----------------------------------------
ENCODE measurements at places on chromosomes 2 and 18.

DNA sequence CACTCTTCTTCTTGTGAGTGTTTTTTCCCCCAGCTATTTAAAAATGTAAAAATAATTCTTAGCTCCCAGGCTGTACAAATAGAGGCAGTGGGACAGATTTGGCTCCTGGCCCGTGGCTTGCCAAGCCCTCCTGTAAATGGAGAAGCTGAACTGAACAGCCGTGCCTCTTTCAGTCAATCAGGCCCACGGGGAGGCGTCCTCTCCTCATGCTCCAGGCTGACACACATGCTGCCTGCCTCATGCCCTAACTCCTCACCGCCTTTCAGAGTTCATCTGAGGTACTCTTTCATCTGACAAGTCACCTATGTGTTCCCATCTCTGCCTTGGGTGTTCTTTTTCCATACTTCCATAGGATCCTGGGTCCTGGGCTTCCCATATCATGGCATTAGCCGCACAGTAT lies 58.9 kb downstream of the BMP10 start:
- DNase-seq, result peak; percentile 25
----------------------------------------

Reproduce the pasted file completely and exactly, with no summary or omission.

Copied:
ENCODE measurements at places on chromosomes 2 and 18.

DNA sequence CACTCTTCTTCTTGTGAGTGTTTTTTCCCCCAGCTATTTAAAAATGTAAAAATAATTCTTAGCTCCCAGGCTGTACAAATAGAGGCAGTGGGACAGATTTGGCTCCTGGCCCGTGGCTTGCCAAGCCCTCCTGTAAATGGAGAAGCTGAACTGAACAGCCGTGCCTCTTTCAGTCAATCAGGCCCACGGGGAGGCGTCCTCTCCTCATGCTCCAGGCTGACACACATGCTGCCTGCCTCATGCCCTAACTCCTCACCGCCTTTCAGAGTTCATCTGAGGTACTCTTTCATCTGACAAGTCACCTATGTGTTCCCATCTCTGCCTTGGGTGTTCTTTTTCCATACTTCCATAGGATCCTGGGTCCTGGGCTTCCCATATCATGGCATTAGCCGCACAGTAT lies 58.9 kb downstream of the BMP10 start:
- DNase-seq, result peak; percentile 25